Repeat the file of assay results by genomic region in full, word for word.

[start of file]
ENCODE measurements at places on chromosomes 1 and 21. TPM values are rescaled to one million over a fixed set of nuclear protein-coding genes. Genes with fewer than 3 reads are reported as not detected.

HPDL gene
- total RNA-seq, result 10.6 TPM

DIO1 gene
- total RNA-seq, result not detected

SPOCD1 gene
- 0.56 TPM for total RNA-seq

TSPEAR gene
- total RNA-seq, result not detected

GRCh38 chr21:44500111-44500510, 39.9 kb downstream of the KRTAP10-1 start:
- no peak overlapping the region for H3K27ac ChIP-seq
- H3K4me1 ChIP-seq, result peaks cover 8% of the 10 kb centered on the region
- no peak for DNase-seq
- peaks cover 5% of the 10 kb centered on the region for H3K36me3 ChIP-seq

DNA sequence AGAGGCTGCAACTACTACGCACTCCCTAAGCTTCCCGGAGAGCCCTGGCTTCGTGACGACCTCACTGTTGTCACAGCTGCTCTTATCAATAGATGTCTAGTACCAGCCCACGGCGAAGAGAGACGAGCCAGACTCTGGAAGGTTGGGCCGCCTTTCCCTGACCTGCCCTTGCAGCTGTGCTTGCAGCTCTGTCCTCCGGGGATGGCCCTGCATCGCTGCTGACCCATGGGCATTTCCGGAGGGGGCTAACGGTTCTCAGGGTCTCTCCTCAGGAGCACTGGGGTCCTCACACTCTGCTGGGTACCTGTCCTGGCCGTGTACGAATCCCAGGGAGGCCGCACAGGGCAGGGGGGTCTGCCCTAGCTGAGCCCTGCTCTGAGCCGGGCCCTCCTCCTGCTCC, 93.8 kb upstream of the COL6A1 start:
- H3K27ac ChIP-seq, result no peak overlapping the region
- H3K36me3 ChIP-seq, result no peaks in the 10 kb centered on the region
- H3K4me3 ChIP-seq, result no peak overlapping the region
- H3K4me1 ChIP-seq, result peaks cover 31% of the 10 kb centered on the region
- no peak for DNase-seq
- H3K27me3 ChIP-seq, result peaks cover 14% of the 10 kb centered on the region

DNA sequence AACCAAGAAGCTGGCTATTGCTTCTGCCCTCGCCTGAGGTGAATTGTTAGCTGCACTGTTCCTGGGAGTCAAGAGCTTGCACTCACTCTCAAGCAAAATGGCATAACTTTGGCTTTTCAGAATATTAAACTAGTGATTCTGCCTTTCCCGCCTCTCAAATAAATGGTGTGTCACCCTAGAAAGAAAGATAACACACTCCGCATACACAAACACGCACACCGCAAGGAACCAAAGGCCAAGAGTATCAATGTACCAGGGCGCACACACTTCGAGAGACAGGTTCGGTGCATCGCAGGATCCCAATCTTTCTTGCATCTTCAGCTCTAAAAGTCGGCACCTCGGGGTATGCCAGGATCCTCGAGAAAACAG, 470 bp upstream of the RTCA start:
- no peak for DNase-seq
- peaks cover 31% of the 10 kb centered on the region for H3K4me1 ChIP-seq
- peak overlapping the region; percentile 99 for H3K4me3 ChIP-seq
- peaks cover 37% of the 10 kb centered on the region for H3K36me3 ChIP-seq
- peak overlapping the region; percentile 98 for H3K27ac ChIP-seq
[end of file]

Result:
ENCODE measurements at places on chromosomes 1 and 21. TPM values are rescaled to one million over a fixed set of nuclear protein-coding genes. Genes with fewer than 3 reads are reported as not detected.

HPDL gene
- total RNA-seq, result 10.6 TPM

DIO1 gene
- total RNA-seq, result not detected

SPOCD1 gene
- 0.56 TPM for total RNA-seq

TSPEAR gene
- total RNA-seq, result not detected

GRCh38 chr21:44500111-44500510, 39.9 kb downstream of the KRTAP10-1 start:
- no peak overlapping the region for H3K27ac ChIP-seq
- H3K4me1 ChIP-seq, result peaks cover 8% of the 10 kb centered on the region
- no peak for DNase-seq
- peaks cover 5% of the 10 kb centered on the region for H3K36me3 ChIP-seq

DNA sequence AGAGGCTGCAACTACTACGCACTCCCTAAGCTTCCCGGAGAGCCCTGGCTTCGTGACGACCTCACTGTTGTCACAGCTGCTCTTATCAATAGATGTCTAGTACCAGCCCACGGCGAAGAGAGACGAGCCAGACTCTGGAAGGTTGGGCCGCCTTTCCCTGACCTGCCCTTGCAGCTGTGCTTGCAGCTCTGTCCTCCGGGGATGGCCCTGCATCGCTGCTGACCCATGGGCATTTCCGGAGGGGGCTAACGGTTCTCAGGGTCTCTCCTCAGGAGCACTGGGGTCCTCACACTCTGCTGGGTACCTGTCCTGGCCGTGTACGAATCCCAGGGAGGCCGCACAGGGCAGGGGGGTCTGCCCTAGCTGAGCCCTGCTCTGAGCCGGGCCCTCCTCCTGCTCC, 93.8 kb upstream of the COL6A1 start:
- H3K27ac ChIP-seq, result no peak overlapping the region
- H3K36me3 ChIP-seq, result no peaks in the 10 kb centered on the region
- H3K4me3 ChIP-seq, result no peak overlapping the region
- H3K4me1 ChIP-seq, result peaks cover 31% of the 10 kb centered on the region
- no peak for DNase-seq
- H3K27me3 ChIP-seq, result peaks cover 14% of the 10 kb centered on the region

DNA sequence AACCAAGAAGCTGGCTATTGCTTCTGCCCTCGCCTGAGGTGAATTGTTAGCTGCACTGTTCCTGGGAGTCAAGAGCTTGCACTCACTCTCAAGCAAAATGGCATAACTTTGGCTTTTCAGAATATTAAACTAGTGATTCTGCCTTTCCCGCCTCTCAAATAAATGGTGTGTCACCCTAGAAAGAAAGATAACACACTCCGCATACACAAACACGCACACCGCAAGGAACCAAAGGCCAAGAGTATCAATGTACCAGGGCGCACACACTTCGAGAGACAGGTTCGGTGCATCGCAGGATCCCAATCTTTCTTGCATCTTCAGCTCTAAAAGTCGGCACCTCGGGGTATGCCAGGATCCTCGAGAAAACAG, 470 bp upstream of the RTCA start:
- no peak for DNase-seq
- peaks cover 31% of the 10 kb centered on the region for H3K4me1 ChIP-seq
- peak overlapping the region; percentile 99 for H3K4me3 ChIP-seq
- peaks cover 37% of the 10 kb centered on the region for H3K36me3 ChIP-seq
- peak overlapping the region; percentile 98 for H3K27ac ChIP-seq